Shadow: The link between Bambaataa and us is a guy named Johan Kugelberg. He’s known a lot of the Zulu Nation guys for a while and he helped broker the sale of Bam’s collection to Cornell [University Library’s Hip-Hop Collection]. And then I think from knowing Cut and I a little bit throughout the years, he just suddenly went, “Oh, you know what would be really dope? Instead of the collection just going into a vault somewhere, we have an opportunity to take at least a portion of this collection on tour.” Somebody in the last interview asked, “How do you feel about him adding more wear to the records?” And I was like, “Well, we’re doing with the records exactly what is supposed to be done.” They’re supposed to be enjoyed and people are supposed to rejoice around that music. Whether there’s pops or warps or whatever is wrong with the vinyl… I mean, that’s how it was back then. This [show] is 100-percent Bambaataa’s collection.
DJ Times: Is any of the vinyl in his collection unreleased?
Shadow: Yeah, there was stuff in his collection that was massively and historically significant, like unreleased old-school rap tracks from the very beginning that we didn’t know existed outside of Bam and a few other people. There were demos of his own songs that have never been heard by anyone other than him… just all this stuff where Cut and I constantly couldn’t believe what we were seeing and hearing.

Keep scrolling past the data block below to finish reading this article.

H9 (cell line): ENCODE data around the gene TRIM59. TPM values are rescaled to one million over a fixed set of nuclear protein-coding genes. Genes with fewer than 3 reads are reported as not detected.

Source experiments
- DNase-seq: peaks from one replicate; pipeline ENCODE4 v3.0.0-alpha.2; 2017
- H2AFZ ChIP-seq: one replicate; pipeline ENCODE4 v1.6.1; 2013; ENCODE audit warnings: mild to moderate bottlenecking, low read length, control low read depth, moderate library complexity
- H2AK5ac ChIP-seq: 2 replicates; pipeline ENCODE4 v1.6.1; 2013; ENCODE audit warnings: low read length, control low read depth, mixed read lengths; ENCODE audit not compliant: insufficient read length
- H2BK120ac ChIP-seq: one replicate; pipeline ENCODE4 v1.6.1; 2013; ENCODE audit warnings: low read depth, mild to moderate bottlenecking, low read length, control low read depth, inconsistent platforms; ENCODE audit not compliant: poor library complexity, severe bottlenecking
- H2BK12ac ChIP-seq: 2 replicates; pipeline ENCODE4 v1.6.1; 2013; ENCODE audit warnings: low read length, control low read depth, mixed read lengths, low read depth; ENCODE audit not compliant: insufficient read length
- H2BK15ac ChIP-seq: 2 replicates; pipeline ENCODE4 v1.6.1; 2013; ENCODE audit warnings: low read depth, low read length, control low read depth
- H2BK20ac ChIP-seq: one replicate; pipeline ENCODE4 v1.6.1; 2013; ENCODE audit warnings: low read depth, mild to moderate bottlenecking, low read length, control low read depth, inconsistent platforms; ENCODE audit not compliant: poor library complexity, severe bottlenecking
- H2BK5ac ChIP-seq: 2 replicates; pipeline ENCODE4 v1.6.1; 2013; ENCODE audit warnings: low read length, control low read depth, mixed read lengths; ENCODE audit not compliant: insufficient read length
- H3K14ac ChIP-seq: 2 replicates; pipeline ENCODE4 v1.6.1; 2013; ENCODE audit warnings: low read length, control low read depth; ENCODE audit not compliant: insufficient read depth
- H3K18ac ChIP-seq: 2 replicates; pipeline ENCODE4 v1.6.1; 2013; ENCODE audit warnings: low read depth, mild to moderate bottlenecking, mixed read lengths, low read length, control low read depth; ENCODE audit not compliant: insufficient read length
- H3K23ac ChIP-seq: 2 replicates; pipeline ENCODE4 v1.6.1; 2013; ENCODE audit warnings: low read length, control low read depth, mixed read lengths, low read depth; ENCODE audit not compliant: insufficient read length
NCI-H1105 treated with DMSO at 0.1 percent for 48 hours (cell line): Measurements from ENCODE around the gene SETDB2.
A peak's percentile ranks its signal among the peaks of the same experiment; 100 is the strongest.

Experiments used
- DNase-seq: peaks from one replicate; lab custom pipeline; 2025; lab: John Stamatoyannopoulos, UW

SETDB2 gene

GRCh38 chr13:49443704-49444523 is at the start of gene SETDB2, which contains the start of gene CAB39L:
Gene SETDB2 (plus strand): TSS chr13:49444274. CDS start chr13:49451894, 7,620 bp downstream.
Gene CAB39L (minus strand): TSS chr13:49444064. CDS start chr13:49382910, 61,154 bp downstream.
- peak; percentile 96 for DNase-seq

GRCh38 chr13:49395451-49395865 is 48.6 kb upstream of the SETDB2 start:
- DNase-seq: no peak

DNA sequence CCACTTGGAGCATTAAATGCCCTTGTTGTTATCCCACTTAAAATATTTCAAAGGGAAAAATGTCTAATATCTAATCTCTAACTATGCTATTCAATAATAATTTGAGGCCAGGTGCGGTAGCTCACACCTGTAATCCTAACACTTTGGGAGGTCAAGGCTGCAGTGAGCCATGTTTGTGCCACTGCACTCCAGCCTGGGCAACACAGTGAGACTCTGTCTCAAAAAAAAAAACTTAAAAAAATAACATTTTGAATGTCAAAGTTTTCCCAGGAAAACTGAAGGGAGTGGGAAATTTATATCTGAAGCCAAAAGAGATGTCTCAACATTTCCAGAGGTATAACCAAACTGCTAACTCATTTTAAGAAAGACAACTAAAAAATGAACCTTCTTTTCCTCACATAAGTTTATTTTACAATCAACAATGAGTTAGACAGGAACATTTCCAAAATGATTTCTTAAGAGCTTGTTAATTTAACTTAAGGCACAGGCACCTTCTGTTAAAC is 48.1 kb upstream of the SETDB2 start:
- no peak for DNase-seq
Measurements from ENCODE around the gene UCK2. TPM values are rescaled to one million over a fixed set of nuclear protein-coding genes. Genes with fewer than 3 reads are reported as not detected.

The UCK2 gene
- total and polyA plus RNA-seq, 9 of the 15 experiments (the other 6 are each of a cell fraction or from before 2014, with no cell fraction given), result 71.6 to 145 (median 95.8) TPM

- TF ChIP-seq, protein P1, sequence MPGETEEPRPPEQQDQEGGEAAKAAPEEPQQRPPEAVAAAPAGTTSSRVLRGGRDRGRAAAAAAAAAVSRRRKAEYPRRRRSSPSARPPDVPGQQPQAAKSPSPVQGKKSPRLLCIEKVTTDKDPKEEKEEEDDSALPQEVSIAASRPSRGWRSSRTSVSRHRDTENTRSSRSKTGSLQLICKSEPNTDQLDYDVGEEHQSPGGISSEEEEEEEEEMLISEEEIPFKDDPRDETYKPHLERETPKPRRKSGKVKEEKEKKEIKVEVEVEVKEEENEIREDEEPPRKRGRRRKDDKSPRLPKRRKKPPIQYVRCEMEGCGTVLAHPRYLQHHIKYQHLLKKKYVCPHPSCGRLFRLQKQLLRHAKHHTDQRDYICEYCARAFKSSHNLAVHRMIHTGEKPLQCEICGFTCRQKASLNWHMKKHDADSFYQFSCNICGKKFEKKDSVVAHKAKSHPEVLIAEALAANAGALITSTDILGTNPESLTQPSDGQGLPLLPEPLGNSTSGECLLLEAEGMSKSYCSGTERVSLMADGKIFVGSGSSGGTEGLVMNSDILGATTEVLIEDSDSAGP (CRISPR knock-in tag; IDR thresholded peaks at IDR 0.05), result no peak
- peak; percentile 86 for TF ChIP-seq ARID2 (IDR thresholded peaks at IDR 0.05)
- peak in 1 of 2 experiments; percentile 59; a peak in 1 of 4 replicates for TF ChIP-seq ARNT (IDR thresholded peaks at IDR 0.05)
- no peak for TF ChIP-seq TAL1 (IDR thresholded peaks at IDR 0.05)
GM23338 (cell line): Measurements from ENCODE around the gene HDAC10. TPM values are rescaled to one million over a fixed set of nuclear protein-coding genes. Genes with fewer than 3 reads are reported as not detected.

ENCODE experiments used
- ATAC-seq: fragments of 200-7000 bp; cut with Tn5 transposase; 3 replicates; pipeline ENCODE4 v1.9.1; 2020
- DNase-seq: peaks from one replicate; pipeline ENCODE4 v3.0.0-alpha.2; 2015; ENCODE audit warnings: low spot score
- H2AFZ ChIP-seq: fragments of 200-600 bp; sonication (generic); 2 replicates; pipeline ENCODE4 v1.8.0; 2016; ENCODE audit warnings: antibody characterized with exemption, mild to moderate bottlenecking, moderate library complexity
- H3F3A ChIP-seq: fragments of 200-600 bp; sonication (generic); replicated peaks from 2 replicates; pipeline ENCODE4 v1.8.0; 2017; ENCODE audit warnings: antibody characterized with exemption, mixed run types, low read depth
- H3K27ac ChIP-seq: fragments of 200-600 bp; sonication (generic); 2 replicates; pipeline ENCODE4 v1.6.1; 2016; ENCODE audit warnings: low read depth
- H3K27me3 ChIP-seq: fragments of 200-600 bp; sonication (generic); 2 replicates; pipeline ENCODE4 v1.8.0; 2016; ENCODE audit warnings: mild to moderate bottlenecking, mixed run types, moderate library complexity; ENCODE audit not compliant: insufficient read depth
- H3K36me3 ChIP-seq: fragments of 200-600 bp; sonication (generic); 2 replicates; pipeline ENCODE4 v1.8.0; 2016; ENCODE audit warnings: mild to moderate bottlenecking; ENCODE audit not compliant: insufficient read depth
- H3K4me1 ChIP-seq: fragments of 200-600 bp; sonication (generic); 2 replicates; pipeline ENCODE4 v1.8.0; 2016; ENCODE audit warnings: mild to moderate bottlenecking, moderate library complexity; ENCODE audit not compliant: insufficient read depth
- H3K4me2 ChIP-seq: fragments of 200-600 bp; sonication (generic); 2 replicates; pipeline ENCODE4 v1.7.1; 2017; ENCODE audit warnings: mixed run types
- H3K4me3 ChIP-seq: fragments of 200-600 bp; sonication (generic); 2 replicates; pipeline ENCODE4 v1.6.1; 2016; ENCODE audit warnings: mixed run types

DJ Times: With all those records, how did you pick which ones to play? How many were you even given?
Shadow: We were never told an exact amount when we were going through them, but people have been using the figure 40,000. That seems about right. I mean, it took us about 20 hours just to go through the records and pull the stuff that we wanted to use. A lot of it was that Cut and I feel like we are disciples of Bambaataa and we felt like we knew a lot of the records that he made famous and that he liked a lot based on the amount of times that he played them back in the day. So we went through those records, but we also wanted to tell a broader narrative about other music that was important to him as a youth in the ’70s in New York, like salsa, calypso, soca [the soul of calypso], dub… we wanted to really reflect that at least a little bit throughout the set, you know, some of the more outlined genres that made him who he is and gave him his vision.
DJ Times: So it’s more than just his music—you’re celebrating his life and history.
Shadow: Well, we feel like in honoring him and in telling his story, by default, we’re also telling the story of hip hop. His collection and his taste is one of the [most] prime [in hip-hop]… you know, if it weren’t for him, hip hop wouldn’t sound the way it does. Bambaataa, Grandmaster Flash and several others are responsible for the sonic tapestry that is hip hop, and that became very apparent going through his collection. Like, it was all there.
DJ Times: What were some of the most interesting records you found in his collection?